Image: the University of York Students' Union (YUSU)

Students react to 2018 Officer Elections

Image: the University of York Students' Union (YUSU)
Image: the University of York Students’ Union (YUSU)

Students at the University of York have reacted to the results of the 2018 Officer Elections at the University of York Students’ Union.

Some students drew attention to the new President’s former role as Chair of James College. “Shock horror as former college Chair becomes YUSU President,” Tweeted Vanbrugh student Thomas Burke, who pointed out that “the last [four] YUSU Presidents have all previously been college Chairs.”

Many of the most recent YUSU Presidents, including the incumbent Alex Urquhart (2017/2018), Millie Beach (2016/2017), Ben Leatham (2015/2016) and Sam Maguire (2014/2015), have held prominent roles in the University of York’s college system. All of these Presidents were formerly Chairs or Presidents of their colleges’ Junior Common Room Committees or Student Associations.

But not all students were bothered by Durcan’s role in James College. “It’s fairly meaningless,” a Philosophy student told The Yorker. “It doesn’t really make a difference.”

Some commentators connected Durcan’s former James College role with the votes cast for the Re-Open Nominations campaign. “Horribly ironic how many students voted for change but Durcan’s speech echoed many who were elected before him,” commented Jatin Mapara, Managing Director of Nouse and former Marketing Director of The Yorker, on Twitter.

Other students referred to the identities of the President and other Sabbatical Officers. “Advice of how to be a good [President]: be a white male maybe?” commented Niamh Carroll, a Nouse contributor, on Twitter.

Nayomi Karthigesu, one of the two newly-elected BAME Officers, mentioned the race of the “white cisgender college chair” in a critical article of YUSU and the new President, published in York Vision this week.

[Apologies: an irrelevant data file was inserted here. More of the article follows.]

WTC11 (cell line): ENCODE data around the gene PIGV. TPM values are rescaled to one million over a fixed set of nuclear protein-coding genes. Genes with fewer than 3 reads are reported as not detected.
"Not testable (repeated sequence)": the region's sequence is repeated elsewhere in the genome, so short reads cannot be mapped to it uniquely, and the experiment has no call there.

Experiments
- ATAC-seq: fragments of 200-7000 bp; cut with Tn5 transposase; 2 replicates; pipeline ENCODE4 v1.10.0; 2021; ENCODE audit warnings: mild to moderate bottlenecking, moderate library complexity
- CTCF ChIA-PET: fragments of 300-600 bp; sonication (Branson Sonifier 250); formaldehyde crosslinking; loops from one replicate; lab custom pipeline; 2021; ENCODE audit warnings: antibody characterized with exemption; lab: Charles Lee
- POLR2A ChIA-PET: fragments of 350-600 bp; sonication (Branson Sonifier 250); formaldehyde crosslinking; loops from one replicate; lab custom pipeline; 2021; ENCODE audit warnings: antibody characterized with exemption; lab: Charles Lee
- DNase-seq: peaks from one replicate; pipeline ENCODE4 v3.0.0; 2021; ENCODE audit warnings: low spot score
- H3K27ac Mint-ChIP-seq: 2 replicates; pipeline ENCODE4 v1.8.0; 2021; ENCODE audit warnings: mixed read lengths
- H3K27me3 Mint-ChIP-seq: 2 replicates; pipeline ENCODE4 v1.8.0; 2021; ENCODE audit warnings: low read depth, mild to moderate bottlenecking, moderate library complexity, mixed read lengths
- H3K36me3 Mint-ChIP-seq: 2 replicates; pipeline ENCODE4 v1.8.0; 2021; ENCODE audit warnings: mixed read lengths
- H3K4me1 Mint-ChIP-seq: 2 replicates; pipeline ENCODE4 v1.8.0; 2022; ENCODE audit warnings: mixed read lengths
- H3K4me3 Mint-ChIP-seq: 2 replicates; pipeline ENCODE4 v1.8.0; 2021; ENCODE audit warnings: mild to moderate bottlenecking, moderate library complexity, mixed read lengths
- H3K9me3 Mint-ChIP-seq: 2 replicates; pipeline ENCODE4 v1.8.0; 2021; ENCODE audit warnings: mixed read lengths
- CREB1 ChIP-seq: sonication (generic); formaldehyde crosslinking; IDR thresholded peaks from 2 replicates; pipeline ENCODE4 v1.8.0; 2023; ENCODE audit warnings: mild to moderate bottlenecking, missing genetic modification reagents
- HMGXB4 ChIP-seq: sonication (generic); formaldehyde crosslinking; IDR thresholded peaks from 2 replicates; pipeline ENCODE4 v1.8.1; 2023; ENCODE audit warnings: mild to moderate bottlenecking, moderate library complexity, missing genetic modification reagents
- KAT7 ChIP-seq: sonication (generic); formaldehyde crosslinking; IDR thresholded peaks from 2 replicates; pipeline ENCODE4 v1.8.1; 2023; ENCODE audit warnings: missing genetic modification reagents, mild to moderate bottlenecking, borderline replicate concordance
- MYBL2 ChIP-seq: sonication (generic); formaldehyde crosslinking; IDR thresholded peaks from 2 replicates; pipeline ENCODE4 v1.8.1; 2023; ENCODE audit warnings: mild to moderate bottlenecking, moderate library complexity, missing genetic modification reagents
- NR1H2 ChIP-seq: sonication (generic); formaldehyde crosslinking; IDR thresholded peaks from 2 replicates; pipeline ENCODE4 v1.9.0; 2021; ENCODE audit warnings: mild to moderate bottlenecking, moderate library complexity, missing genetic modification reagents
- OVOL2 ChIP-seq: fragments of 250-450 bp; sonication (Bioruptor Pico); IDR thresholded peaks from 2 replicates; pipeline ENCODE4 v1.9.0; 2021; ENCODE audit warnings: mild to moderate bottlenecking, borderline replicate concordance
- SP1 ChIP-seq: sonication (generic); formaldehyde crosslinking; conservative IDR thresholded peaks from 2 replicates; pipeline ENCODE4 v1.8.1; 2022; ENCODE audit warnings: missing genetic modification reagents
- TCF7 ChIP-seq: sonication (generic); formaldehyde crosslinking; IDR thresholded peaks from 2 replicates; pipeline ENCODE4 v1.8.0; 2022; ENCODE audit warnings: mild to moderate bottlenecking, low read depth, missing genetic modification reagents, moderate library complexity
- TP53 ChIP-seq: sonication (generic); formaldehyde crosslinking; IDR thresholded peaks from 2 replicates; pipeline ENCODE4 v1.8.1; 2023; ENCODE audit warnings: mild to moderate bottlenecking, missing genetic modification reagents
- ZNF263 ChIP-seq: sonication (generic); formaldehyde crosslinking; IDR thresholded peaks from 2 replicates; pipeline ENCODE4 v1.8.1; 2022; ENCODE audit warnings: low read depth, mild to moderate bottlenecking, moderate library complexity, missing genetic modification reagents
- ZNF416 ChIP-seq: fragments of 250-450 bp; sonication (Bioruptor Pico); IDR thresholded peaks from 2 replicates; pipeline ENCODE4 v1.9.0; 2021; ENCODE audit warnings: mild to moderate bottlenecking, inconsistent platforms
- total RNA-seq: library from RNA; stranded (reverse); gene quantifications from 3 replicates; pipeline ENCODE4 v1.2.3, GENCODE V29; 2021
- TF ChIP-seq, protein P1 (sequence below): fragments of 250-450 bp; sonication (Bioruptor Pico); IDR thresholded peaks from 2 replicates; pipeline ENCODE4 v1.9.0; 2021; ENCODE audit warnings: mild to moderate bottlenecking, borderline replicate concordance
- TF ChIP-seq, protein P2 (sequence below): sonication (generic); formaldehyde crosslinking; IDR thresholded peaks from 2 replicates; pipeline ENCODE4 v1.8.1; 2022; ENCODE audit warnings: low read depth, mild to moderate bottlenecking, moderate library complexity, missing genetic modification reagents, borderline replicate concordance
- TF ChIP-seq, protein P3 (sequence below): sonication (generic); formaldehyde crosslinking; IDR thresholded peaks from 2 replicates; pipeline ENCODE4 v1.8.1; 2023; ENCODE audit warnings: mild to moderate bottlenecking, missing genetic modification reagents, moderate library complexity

Jens Dahle-Granli, a former candidate for the role of International Students’ Officer, wrote on Twitter that the new President was a member of the “elite” and “won’t make any difference”, suggesting that he was unfamiliar with the difficulties that International Students face on campus.

Later, on Facebook, Dahle-Granli challenged Durcan to a public debate on how he would work in the interests of International Students as President of the Students’ Union.

Others were simply dissatisfied with the new President. Durcan was “the most boring man possible,” Tweeted Jacob Phillips, Editor of Nouse.

Steph Hayle, a Third Year Sociology student, was the only woman to contest a Sabbatical Officer role this year. Hayle won, defeating Rowen Ellis, the only non-binary candidate fighting for a Sabbatical role. The Yorker spoke to students about whether the lack of female candidates was problematic. “Not necessarily,” a Philosophy student responded. “Maybe not enough women found the roles interesting.”

A Social & Political Sciences student told The Yorker that more women should be engaged with the YUSU elections, but that, when all is said and done, the best candidate for the job should win the election, regardless of their sex or gender. However, a History of Art & Curating student disagreed and suggested that the number of men running for positions should be equal to the number of women.

The prominent Re-Open Nominations campaign was a staple of this year’s elections. One First Year History student told The Yorker that the campaign was “pervasive” and pointed to the number of college accommodation blocks featuring pro-RON literature in their windows and kitchens.

Following the Results Night, the RON campaign wrote on Facebook that the results had been “disappointing,” but congratulated James Durcan on his election.

The fact that there was even talk of a RON victory, however, reflects the profound shift in the nature of student politics at York. The issues with YUSU have not gone away and neither will we. The increase in turnout cannot be put down as a success for the Union. Votes for president increased by 1176. RON gained 1313 first round votes. But the fact remains that over 10,000 students still did not vote. They are still not being represented. James Durcan has acknowledged the need for reform and we hope that he uses this message from the electorate to put pressure on YUSU from the start. Congratulations to James and everyone who was elected, and we hope that RON can continue to be a voice for better representation and reform.

Others, such as University Radio York’s Alex West, took a lighter view. “say what you want about RON as a realistic force for changing YUSU,” he Tweeted, “but it has [definitely] made [the elections] from a student media point of view.”


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